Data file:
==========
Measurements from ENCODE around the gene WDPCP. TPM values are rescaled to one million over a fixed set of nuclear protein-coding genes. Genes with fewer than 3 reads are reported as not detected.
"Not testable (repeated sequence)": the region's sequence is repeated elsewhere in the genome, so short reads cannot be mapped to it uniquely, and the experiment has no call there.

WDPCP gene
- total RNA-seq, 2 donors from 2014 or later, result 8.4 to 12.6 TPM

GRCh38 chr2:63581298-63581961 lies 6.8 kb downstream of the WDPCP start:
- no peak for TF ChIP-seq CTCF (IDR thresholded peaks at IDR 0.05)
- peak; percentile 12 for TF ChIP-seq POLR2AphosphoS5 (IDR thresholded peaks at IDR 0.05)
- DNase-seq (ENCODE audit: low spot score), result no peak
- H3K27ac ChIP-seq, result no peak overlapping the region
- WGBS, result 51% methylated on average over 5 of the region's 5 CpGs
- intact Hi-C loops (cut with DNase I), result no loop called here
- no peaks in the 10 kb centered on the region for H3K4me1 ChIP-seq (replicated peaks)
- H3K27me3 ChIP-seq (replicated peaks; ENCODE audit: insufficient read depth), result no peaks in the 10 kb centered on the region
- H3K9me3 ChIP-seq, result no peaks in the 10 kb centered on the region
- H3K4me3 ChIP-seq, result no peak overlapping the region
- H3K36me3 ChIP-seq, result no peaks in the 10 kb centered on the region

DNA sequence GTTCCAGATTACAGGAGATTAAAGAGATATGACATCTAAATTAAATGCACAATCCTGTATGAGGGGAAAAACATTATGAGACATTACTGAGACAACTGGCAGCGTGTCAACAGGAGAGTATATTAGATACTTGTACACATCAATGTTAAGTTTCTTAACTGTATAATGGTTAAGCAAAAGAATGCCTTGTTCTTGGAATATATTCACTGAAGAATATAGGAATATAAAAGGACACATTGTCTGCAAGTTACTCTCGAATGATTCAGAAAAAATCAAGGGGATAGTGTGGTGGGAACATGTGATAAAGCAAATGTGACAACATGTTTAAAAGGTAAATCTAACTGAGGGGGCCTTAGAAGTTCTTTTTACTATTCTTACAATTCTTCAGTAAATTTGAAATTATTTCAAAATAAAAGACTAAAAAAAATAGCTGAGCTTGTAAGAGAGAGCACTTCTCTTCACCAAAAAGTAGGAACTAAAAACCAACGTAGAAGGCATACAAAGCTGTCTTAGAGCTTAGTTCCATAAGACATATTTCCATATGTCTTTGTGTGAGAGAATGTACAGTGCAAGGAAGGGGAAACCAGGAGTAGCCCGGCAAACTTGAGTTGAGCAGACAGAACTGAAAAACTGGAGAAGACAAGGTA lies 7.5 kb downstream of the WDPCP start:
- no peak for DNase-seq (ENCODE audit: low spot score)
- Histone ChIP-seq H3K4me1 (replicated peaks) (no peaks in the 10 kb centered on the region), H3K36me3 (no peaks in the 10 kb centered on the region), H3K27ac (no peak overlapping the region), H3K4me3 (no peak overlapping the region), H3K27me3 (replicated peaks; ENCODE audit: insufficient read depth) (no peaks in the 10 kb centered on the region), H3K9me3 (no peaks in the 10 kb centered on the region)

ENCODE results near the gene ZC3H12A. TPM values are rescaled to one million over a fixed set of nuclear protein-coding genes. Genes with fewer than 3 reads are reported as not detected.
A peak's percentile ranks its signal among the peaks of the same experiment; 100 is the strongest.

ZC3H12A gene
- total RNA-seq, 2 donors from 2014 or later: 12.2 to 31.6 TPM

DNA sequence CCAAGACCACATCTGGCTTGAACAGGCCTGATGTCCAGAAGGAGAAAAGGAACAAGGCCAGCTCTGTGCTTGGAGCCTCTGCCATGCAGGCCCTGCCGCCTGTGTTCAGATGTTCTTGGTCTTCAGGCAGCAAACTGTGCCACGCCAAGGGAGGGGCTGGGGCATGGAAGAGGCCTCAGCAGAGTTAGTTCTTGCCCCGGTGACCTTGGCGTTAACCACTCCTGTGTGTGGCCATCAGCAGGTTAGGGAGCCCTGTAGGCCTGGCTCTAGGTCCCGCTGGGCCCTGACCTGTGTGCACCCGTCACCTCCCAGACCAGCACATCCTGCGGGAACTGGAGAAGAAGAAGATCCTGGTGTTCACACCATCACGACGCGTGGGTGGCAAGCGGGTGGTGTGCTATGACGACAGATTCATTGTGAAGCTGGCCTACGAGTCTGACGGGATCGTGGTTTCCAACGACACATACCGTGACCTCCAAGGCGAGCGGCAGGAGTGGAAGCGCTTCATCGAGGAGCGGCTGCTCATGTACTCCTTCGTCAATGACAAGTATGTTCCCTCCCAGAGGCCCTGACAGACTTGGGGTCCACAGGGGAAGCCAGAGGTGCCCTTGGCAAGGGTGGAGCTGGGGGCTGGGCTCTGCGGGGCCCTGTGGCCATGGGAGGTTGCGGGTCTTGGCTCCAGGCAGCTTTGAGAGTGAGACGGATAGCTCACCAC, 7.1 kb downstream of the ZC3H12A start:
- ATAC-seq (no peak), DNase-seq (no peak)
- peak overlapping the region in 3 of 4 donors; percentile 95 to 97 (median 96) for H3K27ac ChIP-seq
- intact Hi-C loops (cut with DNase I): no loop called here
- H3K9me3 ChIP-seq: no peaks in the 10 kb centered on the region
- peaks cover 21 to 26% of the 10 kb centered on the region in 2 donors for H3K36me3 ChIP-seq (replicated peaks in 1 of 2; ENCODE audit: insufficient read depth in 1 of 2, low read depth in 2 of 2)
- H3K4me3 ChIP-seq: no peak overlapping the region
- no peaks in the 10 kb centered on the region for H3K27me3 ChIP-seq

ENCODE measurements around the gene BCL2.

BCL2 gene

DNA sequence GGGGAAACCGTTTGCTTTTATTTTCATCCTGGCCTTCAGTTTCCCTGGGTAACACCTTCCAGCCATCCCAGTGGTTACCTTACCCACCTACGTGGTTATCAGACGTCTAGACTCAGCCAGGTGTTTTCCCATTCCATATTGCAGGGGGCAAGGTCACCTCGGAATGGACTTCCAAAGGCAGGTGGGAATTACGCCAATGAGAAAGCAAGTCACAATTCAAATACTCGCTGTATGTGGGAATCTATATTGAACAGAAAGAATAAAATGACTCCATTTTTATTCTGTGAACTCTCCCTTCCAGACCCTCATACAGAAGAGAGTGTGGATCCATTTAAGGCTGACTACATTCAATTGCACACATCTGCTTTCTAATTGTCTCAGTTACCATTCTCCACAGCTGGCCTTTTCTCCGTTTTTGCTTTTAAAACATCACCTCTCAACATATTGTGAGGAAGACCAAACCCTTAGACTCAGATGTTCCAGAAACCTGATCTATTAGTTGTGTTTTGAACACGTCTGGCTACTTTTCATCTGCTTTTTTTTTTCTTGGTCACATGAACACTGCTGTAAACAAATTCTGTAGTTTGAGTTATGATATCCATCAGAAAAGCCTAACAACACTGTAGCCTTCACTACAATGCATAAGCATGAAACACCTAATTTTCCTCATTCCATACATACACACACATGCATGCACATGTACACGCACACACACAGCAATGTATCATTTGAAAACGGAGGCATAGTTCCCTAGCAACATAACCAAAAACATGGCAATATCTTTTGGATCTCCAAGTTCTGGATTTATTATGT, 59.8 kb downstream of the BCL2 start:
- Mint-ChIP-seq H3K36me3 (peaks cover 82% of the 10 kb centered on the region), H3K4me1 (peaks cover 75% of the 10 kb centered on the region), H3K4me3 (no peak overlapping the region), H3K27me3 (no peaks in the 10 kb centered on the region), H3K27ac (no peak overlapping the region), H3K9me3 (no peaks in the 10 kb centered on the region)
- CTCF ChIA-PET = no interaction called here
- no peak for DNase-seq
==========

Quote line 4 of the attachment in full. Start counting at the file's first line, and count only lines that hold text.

- total RNA-seq, 2 donors from 2014 or later, result 8.4 to 12.6 TPM